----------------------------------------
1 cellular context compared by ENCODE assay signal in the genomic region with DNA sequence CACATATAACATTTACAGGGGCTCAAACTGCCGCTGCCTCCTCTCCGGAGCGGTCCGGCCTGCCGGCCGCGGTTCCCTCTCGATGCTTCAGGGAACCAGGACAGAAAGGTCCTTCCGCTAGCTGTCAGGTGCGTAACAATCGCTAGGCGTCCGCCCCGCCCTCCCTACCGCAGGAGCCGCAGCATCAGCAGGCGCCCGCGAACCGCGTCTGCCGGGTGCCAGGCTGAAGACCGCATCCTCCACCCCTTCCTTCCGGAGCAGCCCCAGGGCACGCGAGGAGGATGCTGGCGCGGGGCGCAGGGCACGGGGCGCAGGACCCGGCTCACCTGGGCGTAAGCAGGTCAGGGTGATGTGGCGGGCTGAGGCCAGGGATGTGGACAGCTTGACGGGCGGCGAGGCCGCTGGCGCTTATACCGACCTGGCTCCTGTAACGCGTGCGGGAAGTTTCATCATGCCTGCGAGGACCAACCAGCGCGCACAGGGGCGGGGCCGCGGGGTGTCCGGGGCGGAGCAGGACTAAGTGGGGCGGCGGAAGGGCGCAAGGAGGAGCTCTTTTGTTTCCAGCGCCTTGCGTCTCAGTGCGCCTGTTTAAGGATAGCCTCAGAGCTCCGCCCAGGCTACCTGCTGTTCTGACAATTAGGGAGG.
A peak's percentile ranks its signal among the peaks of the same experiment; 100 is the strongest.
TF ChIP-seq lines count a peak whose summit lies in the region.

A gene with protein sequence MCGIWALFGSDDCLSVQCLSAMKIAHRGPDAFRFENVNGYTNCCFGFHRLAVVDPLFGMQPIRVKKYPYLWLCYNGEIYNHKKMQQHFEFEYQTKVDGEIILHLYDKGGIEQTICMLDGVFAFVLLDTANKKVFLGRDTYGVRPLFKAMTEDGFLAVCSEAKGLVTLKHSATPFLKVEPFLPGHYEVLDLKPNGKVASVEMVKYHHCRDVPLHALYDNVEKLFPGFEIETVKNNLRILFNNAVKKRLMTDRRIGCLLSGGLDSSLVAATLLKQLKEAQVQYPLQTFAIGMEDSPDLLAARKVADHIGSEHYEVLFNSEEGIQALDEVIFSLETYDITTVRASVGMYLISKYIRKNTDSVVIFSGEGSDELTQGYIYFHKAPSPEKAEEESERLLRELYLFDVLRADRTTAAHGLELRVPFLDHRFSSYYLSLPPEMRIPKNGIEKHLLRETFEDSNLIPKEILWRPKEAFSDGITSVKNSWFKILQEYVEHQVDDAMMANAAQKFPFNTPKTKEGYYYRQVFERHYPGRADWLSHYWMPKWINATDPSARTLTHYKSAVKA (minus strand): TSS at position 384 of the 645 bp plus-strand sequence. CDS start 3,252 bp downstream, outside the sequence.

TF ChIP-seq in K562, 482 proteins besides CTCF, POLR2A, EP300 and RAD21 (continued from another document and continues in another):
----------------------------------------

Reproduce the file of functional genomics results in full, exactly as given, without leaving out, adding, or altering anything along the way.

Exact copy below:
1 cellular context compared by ENCODE assay signal in the genomic region with DNA sequence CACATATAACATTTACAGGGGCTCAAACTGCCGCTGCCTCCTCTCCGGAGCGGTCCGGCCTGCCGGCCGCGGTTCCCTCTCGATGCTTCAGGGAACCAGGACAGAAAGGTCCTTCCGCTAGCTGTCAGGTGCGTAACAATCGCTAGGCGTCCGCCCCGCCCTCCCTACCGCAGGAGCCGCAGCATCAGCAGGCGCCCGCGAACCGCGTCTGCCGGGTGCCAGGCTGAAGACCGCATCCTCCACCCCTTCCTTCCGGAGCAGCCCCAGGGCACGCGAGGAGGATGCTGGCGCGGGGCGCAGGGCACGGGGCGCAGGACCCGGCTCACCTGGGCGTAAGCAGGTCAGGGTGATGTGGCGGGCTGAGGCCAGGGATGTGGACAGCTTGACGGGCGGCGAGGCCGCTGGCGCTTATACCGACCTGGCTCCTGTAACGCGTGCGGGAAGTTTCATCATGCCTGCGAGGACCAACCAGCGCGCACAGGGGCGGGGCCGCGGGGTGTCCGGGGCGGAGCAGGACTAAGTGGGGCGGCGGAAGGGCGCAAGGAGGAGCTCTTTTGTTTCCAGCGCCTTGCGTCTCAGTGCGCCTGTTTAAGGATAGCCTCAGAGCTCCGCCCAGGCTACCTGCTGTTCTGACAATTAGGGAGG.
A peak's percentile ranks its signal among the peaks of the same experiment; 100 is the strongest.
TF ChIP-seq lines count a peak whose summit lies in the region.

A gene with protein sequence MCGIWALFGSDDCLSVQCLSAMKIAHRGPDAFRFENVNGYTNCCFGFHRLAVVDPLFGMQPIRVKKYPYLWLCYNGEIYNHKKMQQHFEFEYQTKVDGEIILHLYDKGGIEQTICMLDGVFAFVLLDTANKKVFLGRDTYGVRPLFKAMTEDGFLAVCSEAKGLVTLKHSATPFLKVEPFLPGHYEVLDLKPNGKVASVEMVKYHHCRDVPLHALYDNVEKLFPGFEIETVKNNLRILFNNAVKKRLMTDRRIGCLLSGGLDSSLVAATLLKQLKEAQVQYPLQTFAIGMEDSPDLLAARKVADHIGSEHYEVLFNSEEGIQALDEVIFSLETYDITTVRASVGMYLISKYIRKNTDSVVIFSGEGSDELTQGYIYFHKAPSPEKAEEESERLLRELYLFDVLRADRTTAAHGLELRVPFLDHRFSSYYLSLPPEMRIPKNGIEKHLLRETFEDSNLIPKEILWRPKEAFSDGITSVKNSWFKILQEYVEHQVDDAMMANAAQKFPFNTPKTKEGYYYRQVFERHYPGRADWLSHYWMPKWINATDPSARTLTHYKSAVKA (minus strand): TSS at position 384 of the 645 bp plus-strand sequence. CDS start 3,252 bp downstream, outside the sequence.

TF ChIP-seq in K562, 482 proteins besides CTCF, POLR2A, EP300 and RAD21 (continued from another document and continues in another):